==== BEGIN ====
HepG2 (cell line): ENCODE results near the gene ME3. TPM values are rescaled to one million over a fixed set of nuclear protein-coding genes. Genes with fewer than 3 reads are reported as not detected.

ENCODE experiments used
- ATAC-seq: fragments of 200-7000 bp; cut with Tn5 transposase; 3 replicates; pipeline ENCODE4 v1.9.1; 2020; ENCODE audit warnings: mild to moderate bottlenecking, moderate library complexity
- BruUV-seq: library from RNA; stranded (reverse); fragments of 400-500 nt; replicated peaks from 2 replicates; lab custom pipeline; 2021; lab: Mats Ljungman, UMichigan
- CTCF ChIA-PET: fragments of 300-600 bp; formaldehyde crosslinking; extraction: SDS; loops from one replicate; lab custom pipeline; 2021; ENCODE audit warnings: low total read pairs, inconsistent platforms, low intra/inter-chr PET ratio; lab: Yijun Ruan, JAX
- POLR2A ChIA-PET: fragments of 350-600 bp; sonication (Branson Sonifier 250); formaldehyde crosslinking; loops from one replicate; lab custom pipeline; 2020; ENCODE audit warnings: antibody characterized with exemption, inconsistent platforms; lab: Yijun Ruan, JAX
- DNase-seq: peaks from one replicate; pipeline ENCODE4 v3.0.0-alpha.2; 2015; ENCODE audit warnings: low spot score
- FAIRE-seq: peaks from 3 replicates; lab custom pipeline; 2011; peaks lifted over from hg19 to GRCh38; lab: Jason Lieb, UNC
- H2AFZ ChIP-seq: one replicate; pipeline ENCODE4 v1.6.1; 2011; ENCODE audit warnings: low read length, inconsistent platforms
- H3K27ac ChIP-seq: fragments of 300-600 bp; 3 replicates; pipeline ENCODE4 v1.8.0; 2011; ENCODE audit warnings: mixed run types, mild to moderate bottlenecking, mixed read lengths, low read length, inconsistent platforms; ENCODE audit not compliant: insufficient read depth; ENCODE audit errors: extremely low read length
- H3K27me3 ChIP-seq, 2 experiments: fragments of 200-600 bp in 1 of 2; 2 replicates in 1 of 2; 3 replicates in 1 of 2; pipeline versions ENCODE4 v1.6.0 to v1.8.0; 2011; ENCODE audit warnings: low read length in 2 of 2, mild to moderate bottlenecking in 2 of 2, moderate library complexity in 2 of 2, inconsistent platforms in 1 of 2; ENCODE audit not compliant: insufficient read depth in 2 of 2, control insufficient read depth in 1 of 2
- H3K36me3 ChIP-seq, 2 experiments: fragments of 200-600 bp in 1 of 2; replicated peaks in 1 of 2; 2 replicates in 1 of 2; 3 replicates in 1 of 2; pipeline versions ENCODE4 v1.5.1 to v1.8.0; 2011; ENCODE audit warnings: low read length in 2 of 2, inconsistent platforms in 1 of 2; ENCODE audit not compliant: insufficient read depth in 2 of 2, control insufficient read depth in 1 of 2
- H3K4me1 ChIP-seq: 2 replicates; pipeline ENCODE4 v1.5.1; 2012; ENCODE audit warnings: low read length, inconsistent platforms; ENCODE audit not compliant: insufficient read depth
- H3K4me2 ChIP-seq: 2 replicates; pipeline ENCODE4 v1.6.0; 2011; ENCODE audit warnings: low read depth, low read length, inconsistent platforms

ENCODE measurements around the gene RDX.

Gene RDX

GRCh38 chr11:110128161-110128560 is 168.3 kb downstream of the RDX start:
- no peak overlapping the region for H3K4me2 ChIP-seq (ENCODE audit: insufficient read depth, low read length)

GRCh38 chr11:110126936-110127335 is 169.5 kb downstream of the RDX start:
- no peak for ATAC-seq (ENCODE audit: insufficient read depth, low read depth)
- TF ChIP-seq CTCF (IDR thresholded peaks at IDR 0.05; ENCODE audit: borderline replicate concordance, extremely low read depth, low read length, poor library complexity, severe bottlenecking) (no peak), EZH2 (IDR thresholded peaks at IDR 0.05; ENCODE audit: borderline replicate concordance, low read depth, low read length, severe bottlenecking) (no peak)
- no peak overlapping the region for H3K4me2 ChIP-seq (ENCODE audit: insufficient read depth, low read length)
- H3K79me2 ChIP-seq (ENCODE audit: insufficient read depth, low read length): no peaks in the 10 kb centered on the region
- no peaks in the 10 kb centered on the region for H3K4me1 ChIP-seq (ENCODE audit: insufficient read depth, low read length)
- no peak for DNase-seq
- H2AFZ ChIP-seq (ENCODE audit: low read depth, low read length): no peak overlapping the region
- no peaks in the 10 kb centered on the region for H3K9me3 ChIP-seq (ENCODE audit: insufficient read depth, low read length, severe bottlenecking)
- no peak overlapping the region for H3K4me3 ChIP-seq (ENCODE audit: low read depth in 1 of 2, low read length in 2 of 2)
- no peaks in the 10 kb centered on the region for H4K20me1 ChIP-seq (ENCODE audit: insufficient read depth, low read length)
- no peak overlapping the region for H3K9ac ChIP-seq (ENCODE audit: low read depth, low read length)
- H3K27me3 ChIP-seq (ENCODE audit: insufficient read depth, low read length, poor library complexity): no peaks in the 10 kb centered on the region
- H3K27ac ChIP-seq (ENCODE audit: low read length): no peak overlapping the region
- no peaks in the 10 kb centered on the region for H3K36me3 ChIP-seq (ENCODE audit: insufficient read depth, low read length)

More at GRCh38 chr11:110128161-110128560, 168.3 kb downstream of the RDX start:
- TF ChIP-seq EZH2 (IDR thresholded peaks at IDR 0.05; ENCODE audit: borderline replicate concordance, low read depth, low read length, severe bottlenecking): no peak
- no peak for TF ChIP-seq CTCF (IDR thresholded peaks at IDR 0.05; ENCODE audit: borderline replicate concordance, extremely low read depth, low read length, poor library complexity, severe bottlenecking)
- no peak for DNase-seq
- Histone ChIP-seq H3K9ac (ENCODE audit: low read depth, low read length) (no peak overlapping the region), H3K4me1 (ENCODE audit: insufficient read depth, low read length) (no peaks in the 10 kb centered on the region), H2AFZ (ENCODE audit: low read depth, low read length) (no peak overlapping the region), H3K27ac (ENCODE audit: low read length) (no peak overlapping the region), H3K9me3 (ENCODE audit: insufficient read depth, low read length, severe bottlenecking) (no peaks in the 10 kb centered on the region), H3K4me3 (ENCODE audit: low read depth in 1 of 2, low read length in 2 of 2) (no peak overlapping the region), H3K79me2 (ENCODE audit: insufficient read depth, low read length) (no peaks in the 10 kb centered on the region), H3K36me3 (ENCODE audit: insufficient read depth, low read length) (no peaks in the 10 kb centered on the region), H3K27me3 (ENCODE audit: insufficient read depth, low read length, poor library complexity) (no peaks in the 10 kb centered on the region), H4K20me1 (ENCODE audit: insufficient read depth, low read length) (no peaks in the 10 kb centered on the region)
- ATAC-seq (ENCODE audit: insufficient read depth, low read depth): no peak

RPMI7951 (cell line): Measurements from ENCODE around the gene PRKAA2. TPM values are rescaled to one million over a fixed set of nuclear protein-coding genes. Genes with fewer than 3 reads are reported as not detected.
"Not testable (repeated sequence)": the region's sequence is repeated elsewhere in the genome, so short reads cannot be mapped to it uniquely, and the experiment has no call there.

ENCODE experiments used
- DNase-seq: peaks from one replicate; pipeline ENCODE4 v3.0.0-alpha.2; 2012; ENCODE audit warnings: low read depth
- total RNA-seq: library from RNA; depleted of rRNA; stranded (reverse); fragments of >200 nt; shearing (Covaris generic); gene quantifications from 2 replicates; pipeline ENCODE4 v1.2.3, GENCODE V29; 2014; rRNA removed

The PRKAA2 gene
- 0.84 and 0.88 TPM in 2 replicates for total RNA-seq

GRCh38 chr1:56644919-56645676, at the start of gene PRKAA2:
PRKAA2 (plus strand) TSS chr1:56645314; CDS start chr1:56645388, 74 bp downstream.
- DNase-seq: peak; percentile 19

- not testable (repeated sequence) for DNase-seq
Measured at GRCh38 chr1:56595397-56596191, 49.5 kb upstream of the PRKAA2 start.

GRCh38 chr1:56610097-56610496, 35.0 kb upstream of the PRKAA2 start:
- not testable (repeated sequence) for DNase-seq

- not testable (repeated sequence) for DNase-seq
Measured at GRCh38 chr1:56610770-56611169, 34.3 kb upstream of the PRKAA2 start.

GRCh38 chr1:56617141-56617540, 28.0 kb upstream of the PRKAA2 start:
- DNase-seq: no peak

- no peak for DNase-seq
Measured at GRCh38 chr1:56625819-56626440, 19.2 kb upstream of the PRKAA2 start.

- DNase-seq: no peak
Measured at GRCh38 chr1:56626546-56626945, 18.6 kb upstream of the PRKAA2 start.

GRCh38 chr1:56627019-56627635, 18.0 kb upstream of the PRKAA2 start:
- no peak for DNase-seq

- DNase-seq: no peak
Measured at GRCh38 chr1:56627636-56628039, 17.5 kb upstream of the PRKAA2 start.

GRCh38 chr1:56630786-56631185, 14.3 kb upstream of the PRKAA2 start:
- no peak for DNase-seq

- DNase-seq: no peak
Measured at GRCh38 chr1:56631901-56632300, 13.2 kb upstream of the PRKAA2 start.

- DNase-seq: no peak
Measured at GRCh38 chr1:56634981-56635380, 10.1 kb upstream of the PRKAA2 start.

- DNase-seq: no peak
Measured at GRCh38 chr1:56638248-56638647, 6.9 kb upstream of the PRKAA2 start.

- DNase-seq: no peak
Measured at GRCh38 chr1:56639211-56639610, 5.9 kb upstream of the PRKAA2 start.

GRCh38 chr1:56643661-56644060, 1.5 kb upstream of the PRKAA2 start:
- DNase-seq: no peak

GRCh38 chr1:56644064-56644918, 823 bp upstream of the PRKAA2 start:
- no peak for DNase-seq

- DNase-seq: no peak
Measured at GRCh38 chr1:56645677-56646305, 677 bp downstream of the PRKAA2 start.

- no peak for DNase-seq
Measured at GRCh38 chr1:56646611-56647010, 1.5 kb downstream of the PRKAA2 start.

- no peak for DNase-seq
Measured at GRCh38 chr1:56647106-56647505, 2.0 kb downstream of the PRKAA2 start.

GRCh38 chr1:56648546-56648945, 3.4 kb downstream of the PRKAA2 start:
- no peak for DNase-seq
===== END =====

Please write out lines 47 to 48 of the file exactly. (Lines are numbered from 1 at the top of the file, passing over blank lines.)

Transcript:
GRCh38 chr1:56644919-56645676, at the start of gene PRKAA2:
PRKAA2 (plus strand) TSS chr1:56645314; CDS start chr1:56645388, 74 bp downstream.